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Water regulation in plants

  • C4 photosynthesis

  • Physiological solutions

How do organisms ‘solve’ common problems?


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Water regulation in plants

  • C4 photosynthesis

  • C4 pathway dumps CO2 in bundle sheath cells where rubisco waiting to capture it for Calvin Cycle

  • Physiological solutions

  • C4 photosynthesis separates CO2 fixation and Calvin Cycle in space

How do organisms ‘solve’ common problems?


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Water regulation in plants

  • Advantages of C4 photosynthesis

  • C4 pathway dumps CO2 in bundle sheath cells

  • Physiological solutions

  • Builds up concentration of CO2, making rubisco more efficient

  • PEP carboxylase has greater affinity for CO2 than rubisco, so stomates can be closed more than in C3 photosynthesis

  • Disadvantage of C4 photosynthesis

  • 12 additional ATP required to produce 1 glucose molecule

  • Additional ATP needed in C4 pathway to regenerate PEP

  • Cost of producing glucose by C4 photosynthesis nearly twice that of C3 photosynthesis

How do organisms ‘solve’ common problems?


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Water regulation in plants

  • CAM photosynthesis (Crassulacean Acid Metabolism)

  • CAM pathway adopted by many succulent plants such as cacti and stonecrops

  • Physiological solutions

  • CAM separates CO2 fixation and Calvin Cycle in time

  • Stomates open only at night

  • CO2 fixed at night by compounds like those in C4 pathway

  • CO2 released during day in mesophyll cells where Calvin Cycle proceeds as usual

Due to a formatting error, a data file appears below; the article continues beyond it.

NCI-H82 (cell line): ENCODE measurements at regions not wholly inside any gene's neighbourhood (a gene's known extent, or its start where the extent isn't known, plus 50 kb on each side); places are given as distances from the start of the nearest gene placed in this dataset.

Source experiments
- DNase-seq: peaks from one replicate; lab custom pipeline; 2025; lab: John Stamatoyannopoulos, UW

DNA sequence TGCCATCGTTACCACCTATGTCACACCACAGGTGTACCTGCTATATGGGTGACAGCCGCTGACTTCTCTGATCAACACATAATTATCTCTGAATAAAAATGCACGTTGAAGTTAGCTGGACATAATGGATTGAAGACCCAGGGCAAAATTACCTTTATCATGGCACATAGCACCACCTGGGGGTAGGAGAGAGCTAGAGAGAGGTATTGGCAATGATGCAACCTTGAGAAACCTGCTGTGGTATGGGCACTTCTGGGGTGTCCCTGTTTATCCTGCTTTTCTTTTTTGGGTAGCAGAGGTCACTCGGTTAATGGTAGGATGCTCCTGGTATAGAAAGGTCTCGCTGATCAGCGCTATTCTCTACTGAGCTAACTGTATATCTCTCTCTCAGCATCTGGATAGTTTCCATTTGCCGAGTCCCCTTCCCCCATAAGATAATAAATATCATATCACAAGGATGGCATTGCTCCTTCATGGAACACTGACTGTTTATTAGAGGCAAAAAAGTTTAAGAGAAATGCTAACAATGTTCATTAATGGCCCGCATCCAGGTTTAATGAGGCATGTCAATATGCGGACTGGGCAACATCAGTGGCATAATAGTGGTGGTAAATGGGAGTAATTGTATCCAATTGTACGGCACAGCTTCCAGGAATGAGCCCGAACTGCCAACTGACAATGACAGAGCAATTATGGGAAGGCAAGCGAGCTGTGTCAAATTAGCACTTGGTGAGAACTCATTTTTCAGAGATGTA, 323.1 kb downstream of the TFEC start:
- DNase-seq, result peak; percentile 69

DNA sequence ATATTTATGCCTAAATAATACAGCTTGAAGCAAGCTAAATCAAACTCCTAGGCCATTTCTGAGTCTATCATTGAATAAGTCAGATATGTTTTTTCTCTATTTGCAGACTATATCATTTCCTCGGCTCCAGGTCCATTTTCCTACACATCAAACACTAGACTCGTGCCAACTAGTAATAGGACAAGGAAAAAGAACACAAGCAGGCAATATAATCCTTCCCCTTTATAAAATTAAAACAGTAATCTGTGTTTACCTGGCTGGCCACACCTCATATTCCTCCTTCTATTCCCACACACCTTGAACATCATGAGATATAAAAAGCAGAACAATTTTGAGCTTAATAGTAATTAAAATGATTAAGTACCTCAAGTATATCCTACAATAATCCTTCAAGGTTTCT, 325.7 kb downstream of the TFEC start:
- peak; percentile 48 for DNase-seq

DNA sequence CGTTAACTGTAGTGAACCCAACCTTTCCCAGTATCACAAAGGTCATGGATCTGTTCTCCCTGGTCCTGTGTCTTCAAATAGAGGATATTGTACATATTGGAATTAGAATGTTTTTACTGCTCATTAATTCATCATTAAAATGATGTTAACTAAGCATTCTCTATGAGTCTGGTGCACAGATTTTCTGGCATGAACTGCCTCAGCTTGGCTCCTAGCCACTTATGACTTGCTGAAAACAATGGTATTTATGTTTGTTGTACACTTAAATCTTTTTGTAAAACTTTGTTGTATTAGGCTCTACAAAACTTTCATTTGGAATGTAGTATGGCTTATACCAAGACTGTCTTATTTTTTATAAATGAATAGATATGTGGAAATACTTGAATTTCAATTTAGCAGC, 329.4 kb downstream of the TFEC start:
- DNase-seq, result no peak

How do organisms ‘solve’ common problems?


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Water regulation in plants

  • CAM photosynthesis

  • C4 pathway dumps CO2 during day where rubisco waiting to capture it for Calvin Cycle

  • Physiological solutions

  • CAM photosynthesis separates CO2 fixation and Calvin Cycle in time

How do organisms ‘solve’ common problems?


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Water regulation in plants

  • Advantages of CAM photosynthesis

  • C4 pathway dumps CO2 during day when stomates closed

  • Physiological solutions

  • Builds up concentration of CO2, making rubisco more efficient

  • Open stomates during night when more humidity and less water loss by transpiration

  • Disadvantage of CAM photosynthesis

  • 12 additional ATP required to produce 1 glucose molecule because of C4 pathway

How do organisms ‘solve’ common problems?


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Water regulation in plants

  • Why don’t all plants use C4 or CAM photosynthesis?

  • C4 pathway energetically more costly (requires more ATP) under ‘normal’ conditions

  • Under ‘normal’ conditions, C3 plants have higher photosynthetic rate than C4 or CAM plants

  • Change in biochemical pathway leading to C4 pathway did not arise in all families of plants

How do organisms ‘solve’ common problems?